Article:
NASA SBIR 2011 Solicitation

FORM B - PROPOSAL SUMMARY


PROPOSAL NUMBER: 11-1 O2.04-8793
SUBTOPIC TITLE: Advanced Tank Technology Development
PROPOSAL TITLE: Self-healing Nanocomposites for Reusable Composite Cryotanks

SMALL BUSINESS CONCERN (Firm Name, Mail Address, City/State/Zip, Phone)
NEI Corporation
201 Circle Drive N., Suite 102/103
Piscataway, NJ 08873 - 1154
(732) 868-3141

PRINCIPAL INVESTIGATOR/PROJECT MANAGER (Name, E-mail, Mail Address, City/State/Zip, Phone)
Daniel Eberly
deberly@neicorporation.com
201 Circle Drive N., Suite 102/103
Piscataway, NJ 08873 - 1154
(732) 868-3141

Estimated Technology Readiness Level (TRL) at beginning and end of contract:
Begin: 2
End: 4

TECHNICAL ABSTRACT (Limit 2000 characters, approximately 200 words)
Composite cryotanks, or Composite Overwrapped Pressure Vessels (COPVs), offer advantages over currently used aluminum-lithium cryotanks, particularly with respect to weight savings. Future NASA missions are expected to use COPVs in spaceflight propellant tanks to store fuels, oxidizers, and other liquids for launch and space exploration vehicles. However, reliability and reusability of the COPVs are of concern, especially in cryogenic temperature applications; this limits adoption of COPVs in future reusable vehicle designs. The major problem with composites is the inherent brittleness of the epoxy matrix, which is prone to microcrack formation, either from exposure to cryogenic conditions or from impact from different sources. If not prevented, the microcracks can grow into larger cracks, leading to catastrophic failure and loss of function of the composite. In addition, the presence of microcracks increases gas permeation and leakage, which is undesirable in a COPV. Accordingly, materials innovations are needed to mitigate microcrack formation in composite cryotanks. In Phase I we propose to demonstrate microcrack prevention and mitigation in COPVs through the use of a novel nanocomposite matrix containing engineered nanoscale materials which will also enable self-healing of microcracks. Phase II will build upon the Phase I program to enable a TRL 5-6 working proof of concept and prototype for NASA testing, capable of long term use with high cycle performance at cryogenic temperatures.

POTENTIAL NASA COMMERCIAL APPLICATIONS (Limit 1500 characters, approximately 150 words)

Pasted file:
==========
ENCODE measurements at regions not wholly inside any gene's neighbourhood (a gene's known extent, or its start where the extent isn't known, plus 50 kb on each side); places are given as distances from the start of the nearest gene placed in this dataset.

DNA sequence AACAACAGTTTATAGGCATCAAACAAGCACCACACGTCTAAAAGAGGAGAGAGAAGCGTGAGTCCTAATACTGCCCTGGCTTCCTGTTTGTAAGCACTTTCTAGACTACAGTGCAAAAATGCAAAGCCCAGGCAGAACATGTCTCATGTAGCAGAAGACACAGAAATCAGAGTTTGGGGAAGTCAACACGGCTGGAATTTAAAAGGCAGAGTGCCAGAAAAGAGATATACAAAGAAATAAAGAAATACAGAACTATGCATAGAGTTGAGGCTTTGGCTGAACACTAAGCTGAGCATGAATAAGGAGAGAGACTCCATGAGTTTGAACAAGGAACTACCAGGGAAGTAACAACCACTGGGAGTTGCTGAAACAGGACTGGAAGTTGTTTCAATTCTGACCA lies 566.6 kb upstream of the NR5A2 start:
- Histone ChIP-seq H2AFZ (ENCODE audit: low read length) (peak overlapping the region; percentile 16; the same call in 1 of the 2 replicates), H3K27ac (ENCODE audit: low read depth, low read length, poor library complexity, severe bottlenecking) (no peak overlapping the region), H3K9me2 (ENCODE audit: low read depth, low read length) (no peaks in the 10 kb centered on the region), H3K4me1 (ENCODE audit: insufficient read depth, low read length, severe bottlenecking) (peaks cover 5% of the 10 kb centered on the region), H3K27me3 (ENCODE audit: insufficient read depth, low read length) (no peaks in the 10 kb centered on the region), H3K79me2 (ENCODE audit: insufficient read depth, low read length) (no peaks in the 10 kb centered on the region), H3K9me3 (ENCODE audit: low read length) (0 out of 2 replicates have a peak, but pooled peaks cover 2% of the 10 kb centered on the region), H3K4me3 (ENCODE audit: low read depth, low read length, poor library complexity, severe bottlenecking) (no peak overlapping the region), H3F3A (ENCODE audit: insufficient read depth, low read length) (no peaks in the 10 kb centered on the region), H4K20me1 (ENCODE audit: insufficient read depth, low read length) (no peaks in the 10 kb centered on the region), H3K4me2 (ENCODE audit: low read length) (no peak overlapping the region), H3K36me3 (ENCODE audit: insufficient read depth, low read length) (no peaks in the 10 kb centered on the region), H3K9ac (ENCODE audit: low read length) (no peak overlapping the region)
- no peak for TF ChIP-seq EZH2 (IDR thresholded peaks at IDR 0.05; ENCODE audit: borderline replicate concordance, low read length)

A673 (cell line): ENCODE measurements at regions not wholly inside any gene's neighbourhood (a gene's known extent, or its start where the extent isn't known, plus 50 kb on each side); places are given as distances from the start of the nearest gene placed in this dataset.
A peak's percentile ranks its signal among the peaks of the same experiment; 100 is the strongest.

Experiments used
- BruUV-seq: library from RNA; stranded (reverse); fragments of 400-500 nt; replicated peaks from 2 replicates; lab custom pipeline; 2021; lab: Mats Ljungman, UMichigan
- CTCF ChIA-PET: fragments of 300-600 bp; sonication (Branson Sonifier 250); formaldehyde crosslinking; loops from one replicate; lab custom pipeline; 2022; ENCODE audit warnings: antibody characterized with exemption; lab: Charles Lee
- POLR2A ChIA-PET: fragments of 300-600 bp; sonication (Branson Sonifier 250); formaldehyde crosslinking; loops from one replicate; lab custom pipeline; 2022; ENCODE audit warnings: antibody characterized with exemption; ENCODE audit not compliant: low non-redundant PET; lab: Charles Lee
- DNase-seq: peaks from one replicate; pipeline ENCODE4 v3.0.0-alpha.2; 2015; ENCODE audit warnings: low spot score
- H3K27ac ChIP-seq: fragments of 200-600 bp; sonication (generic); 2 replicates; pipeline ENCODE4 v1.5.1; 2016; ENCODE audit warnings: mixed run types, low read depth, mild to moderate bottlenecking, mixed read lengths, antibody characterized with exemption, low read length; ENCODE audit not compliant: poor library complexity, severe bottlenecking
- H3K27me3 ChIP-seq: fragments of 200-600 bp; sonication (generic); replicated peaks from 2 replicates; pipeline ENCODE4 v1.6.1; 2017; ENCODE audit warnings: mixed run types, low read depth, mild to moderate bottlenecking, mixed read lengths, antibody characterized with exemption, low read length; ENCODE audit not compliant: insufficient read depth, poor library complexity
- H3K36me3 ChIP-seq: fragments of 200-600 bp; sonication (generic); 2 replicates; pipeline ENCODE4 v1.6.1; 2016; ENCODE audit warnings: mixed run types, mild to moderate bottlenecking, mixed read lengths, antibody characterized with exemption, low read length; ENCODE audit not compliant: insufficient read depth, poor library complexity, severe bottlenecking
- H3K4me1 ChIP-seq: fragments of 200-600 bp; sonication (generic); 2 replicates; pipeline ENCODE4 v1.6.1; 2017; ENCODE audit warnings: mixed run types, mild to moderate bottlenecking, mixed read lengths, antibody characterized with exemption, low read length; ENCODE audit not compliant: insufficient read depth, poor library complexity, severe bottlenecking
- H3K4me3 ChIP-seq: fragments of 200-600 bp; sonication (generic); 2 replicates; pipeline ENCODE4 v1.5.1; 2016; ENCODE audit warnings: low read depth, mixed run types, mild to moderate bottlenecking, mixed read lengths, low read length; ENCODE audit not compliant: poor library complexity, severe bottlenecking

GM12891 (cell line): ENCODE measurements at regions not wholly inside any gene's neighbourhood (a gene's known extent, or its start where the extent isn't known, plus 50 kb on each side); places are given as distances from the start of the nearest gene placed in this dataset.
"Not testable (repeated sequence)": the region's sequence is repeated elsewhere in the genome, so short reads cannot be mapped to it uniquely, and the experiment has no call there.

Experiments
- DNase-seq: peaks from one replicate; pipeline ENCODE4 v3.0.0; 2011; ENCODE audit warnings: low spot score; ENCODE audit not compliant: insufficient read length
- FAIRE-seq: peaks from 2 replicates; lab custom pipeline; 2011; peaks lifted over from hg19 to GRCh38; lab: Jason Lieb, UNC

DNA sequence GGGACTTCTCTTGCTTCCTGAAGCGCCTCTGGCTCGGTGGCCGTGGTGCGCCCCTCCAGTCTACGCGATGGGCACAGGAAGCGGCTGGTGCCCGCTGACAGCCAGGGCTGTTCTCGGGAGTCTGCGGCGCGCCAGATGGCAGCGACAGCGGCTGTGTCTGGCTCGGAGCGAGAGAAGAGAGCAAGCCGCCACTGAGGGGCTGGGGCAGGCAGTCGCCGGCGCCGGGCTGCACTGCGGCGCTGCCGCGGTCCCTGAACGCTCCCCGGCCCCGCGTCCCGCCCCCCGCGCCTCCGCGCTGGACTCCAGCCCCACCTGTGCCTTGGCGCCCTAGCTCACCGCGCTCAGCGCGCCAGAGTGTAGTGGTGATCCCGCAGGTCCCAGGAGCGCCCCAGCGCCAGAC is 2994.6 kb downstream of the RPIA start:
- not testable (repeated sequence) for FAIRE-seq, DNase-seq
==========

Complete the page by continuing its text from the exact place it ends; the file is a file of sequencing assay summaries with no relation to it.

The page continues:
Future NASA missions will rely on the use of composite structures as main structural members of space vehicles and composite overwrapped pressure vessels (COPVs) for spaceflight propellant tanks to store fuels, oxidizers, and other liquids for launch and space exploration vehicles. These COPVs must be able to operate at the cryogenic conditions imposed by typical propellants, liquid oxygen (90?K) and liquid methane (110?K). NASA applications for the research proposed herein include: earth-based and space-based cryogenic storage vessels (e.g. cryogenic fuel storage for first stage and upper stage launch vehicles including Crew Exploration Vehicles); long system life cryogenic storage that is both reliable and safe and would perform well beyond the current vessel design life (e.g. orbiting space fuel depots); and space-based habitat structures that are manufactured using fiber-reinforced composite materials.

POTENTIAL NON-NASA COMMERCIAL APPLICATIONS (Limit 1500 characters, approximately 150 words)
The aerospace and the commercial communities have shown significant interest in using COPVs for cryogenic and non-cryogenic applications. Non-NASA commercial applications for the research proposed include the following: Liquid hydrogen fuel cells in terms of increased safety and reliability; vehicular cryo-compressed gas storage of hydrogen and natural gas which dramatically increases the fuel storage density thus increasing the amount of fuel that can be stored in a vehicle; environmentally-friendly and safer earth-based cryogenic fluid storage where the composite structures will not need painting, stripping, and repainting in order to prevent corrosion as does current metal/steel construction and are also easier to transport due to their light-weight nature; and interest in the marine transport of propane via tanker ships where very large (5300 m3) COPVs will be needed.

TECHNOLOGY TAXONOMY MAPPING (NASA's technology taxonomy has been developed by the SBIR-STTR program to disseminate awareness of proposed and awarded R/R&D in the agency. It is a listing of over 100 technologies, sorted into broad categories, of interest to NASA.)
Composites
Extravehicular Activity (EVA) Propulsion
Fuels/Propellants
Launch Engine/Booster
Nanomaterials
Polymers
Spacecraft Main Engine
Structures


Form Generated on 11-22-11 13:43